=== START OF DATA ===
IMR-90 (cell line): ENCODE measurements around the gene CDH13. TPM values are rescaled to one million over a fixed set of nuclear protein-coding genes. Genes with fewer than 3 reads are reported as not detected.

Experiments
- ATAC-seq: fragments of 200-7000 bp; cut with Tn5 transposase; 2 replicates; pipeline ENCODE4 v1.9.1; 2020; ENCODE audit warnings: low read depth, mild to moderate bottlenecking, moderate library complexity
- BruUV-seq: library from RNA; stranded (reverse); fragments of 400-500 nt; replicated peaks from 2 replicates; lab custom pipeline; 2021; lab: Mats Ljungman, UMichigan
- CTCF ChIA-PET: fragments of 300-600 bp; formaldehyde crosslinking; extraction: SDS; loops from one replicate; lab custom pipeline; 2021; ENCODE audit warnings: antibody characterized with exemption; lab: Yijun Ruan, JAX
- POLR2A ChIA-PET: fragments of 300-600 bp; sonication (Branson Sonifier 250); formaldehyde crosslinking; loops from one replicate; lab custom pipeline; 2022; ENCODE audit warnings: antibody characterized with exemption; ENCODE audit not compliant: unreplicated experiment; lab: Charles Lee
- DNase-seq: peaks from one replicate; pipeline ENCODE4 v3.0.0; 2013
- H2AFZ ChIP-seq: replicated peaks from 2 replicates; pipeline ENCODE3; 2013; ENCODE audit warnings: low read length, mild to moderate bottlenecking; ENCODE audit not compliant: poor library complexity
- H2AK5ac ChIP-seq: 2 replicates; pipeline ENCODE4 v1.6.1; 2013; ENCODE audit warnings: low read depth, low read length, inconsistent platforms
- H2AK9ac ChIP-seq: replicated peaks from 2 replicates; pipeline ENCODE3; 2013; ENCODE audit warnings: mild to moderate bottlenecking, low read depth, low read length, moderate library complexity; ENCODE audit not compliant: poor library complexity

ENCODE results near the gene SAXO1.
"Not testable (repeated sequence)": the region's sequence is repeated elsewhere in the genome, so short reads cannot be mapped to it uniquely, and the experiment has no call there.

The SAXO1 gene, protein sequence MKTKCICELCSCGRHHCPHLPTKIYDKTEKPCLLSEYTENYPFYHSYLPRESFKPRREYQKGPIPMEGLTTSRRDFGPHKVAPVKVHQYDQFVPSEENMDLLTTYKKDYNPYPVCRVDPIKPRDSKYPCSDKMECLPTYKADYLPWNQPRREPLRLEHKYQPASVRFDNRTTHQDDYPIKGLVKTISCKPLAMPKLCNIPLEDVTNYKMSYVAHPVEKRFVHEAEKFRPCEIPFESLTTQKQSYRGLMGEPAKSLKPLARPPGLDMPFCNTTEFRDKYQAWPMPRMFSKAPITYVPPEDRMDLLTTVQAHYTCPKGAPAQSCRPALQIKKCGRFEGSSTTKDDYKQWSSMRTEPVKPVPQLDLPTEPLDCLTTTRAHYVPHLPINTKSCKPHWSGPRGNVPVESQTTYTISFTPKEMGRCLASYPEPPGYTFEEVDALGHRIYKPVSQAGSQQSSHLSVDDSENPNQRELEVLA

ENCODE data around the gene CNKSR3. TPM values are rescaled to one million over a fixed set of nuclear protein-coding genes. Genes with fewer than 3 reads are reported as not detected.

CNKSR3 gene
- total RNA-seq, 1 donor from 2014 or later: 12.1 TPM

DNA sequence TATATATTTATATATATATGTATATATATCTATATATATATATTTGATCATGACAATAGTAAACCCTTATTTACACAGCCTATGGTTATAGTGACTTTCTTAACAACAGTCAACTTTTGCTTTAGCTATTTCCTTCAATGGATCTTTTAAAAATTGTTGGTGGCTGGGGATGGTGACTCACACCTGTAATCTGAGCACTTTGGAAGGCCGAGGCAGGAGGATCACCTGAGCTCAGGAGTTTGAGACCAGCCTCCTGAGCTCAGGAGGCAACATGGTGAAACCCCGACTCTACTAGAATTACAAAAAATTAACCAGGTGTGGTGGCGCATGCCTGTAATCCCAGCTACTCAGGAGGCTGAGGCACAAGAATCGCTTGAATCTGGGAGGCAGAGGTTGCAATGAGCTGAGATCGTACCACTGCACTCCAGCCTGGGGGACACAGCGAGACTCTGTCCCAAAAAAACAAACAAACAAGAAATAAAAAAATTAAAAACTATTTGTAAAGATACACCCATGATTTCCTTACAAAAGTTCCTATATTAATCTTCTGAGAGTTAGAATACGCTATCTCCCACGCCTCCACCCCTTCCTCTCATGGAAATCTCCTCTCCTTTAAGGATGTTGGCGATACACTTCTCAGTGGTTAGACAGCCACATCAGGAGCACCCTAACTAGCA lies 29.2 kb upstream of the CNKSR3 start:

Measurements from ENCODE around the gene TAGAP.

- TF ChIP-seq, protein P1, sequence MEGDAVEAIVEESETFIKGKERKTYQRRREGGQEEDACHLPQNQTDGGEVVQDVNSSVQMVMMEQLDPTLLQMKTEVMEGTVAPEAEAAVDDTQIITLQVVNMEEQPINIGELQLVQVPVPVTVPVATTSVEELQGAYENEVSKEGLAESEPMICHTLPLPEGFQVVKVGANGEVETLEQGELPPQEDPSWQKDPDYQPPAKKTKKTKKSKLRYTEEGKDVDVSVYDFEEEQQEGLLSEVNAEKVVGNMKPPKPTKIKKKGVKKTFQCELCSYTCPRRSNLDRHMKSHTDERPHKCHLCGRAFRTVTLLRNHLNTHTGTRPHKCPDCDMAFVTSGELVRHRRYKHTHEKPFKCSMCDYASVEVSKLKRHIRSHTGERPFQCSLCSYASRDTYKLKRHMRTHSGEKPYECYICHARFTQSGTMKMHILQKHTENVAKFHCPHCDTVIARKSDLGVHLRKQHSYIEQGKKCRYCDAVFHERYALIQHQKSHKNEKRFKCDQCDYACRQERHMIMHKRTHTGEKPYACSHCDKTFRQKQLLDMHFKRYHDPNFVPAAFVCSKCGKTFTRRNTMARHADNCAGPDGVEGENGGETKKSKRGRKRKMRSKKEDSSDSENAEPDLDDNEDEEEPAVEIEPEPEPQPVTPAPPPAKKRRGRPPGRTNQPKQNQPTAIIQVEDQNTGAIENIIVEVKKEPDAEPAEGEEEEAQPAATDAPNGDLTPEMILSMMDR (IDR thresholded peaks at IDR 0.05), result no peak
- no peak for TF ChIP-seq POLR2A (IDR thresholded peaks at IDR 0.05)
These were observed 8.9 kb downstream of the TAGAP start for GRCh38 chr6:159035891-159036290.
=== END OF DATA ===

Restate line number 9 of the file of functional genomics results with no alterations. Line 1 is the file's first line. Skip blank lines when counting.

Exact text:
- H2AK5ac ChIP-seq: 2 replicates; pipeline ENCODE4 v1.6.1; 2013; ENCODE audit warnings: low read depth, low read length, inconsistent platforms